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It is my first time writing tech manuals and I don't know what to use. Some people recommend me LATEX but I think it's too complex.

I basically need a text editor that let me:

  • Type latin characters (I will write it in Spanish)
  • Type code (with some style and in a textbox)
  • Insert some images (not many and w/b only)
  • Easy to print it in a copy shop

Any ideas?

Thanks in advance!

  • 1
    Microsoft Word? – user5645 Apr 27 '15 at 9:28
  • Although it is a very professional software, I would have to create a template or something for writing pieces of code, I am pretty sure that there has to be another software for this kind of purposes – SpongePablo Apr 27 '15 at 9:41
  • Every text editor requires that you define your styles. Word is the easiest editor, if you don't want to learn to use another. Here's how you insert code in Word: stackoverflow.com/questions/387453/… – user5645 Apr 27 '15 at 10:48
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    Are you asking about an editor or a source format? LaTeX, for example, can be edited in any text editor, same as HTML. Word, on the other hand, has formatting built in; it's not just a text editor. – Monica Cellio Apr 28 '15 at 19:18
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I think MS Word and Open Office would be the obvious candidates. MS Word pretty much dominates the market. Open Office is there for people who just want to rebel against Microsoft.

I'd need a very good reason to use anything else, as to function in a Western business, government, or academic environment these days you pretty much have to use MS Word at some point. Why bother learning something else in addition unless it offers specific advantages?

MS Word allows you to create "styles" that you can use to distinguish your main text from special types of text, like block quotes or examples or, as in your case, code snippets. People do this all the time: I did it myself for my database book. I think your time would be far better spent learning how to do this in MS Word than searching for some alternative word processing software that might possibly make it easier to do it. If you're smart enough to write a technical reference manual, you should be able to learn how to do this in MS Word in, what, half an hour? An hour? :-)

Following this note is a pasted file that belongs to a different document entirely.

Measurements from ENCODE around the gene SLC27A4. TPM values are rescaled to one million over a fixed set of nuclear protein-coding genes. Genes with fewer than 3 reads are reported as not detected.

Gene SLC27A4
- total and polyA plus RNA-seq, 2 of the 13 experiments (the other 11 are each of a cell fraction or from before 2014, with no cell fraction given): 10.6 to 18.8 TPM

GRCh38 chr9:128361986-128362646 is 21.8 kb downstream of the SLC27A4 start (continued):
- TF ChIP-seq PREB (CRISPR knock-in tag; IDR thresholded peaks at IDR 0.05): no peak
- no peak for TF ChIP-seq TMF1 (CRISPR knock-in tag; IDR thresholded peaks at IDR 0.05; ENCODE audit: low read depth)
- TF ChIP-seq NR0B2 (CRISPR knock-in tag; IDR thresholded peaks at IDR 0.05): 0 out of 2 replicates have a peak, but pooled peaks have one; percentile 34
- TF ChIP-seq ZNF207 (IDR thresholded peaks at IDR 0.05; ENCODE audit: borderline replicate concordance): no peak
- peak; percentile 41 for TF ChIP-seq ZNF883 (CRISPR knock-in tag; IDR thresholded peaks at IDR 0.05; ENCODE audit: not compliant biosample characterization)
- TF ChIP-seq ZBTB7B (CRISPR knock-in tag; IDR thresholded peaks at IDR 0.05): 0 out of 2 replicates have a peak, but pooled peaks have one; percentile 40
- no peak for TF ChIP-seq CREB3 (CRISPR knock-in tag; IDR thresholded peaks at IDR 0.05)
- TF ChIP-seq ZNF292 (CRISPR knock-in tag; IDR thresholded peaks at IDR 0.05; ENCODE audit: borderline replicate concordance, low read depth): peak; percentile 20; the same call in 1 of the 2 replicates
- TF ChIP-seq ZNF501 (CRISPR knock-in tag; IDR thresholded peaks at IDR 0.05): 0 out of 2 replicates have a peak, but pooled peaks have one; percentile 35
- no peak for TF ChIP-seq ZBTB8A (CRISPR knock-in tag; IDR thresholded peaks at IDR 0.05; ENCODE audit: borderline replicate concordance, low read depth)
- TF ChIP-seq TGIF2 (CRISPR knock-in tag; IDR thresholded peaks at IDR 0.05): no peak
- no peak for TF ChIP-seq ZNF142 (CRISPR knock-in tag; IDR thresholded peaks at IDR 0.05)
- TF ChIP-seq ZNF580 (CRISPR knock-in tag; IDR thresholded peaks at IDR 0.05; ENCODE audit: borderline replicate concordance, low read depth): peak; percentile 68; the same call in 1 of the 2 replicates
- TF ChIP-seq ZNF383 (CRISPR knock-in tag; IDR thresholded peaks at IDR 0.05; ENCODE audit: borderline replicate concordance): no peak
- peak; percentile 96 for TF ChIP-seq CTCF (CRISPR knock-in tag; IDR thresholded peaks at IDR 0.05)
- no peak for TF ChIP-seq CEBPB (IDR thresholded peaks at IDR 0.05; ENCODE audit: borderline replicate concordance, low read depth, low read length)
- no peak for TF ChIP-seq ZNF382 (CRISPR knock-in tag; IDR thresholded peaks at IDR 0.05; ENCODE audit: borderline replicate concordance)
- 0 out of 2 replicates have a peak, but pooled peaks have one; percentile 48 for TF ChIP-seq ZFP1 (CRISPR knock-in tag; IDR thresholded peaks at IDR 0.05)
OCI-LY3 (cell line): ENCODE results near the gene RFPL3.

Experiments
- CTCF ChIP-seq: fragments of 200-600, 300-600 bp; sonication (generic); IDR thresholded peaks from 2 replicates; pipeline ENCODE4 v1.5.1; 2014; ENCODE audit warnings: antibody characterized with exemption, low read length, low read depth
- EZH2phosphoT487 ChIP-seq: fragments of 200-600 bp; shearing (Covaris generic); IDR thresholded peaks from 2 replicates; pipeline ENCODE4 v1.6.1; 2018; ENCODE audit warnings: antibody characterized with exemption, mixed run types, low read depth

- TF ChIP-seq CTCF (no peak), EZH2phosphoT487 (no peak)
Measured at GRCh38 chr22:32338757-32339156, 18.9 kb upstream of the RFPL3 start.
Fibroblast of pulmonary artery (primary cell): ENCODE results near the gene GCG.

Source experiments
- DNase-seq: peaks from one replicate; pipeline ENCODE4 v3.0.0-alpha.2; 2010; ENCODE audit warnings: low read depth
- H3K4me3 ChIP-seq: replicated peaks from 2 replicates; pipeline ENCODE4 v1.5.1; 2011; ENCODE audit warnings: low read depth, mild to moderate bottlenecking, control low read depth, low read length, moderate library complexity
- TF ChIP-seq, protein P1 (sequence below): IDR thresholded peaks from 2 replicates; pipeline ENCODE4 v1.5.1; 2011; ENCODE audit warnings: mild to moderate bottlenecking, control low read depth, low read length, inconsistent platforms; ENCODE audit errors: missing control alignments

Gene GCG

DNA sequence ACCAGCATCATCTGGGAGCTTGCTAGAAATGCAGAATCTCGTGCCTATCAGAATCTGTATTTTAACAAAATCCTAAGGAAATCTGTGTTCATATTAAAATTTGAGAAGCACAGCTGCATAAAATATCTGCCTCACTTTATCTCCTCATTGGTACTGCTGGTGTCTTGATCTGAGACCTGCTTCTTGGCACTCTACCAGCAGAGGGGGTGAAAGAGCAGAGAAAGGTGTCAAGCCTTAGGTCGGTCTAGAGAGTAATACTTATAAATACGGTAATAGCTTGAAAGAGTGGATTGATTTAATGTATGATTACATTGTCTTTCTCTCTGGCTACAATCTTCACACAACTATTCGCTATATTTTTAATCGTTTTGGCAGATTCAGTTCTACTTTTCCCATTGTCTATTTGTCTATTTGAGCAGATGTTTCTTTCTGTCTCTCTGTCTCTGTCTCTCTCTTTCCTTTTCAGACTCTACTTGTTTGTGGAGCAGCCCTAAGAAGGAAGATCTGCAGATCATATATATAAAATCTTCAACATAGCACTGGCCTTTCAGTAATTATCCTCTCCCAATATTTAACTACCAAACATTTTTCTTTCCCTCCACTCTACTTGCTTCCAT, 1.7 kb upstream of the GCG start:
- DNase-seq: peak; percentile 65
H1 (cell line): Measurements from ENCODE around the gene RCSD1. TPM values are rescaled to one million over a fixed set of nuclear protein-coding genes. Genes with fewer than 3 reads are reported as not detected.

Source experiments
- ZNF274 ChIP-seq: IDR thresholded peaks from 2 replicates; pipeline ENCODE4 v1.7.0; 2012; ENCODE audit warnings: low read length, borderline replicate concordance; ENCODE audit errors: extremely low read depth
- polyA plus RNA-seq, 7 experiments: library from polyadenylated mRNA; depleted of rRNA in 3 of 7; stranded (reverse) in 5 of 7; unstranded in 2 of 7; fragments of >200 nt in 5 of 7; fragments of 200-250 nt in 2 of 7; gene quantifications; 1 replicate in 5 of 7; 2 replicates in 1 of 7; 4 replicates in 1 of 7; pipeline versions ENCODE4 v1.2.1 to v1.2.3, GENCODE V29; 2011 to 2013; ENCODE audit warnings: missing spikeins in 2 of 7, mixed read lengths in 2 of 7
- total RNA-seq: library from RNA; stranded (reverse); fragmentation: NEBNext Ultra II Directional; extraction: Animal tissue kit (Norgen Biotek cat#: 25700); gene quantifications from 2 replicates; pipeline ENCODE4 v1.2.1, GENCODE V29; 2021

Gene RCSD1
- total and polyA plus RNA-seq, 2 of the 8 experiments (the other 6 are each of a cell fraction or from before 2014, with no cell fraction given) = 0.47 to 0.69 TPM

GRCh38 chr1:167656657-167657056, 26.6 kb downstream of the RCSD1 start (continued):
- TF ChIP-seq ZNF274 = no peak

Personally I think Word's handling of embedded images is rather awkward and clumsy. But it works, and the idea of learning a whole new word processor, and having to convert files back and forth any time I want to share them with others, doesn't seem worth the effort to me. Maybe if I was creating a document with many images that had to be laid out in complex ways, I'd start searching for something else.

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    LibreOffice (which spun off of Open Office due to ~politics~, taking most of the developers with it) is generally considered the best office software for those of use who want to rebel against MIcrosoft. – evilsoup Apr 28 '15 at 12:34
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LATEX isn't a text editor, it is (broadly defined) a markup language. The alternatives would be things like markdown, asciidoc, docbook, or simply using HTML directly, in tandem with your favorite plain text editor.

Docbook and HTML are "heavyweight" markup languages (you need a tag for every paragraph, etc), whereas markdown and asciidoc are lighter and paragraph breaks can be entered just by pressing return twice.

The question then becomes whether and how you intend to publish in print format. If your copy shop can accept any PDF then you can use whatever you want so long as it can convert to a PDF or to HTML (which you can then convert to PDF using a web browser and PDF print driver). Some publishers or print shops may have specific preferences for how you provide your document to them.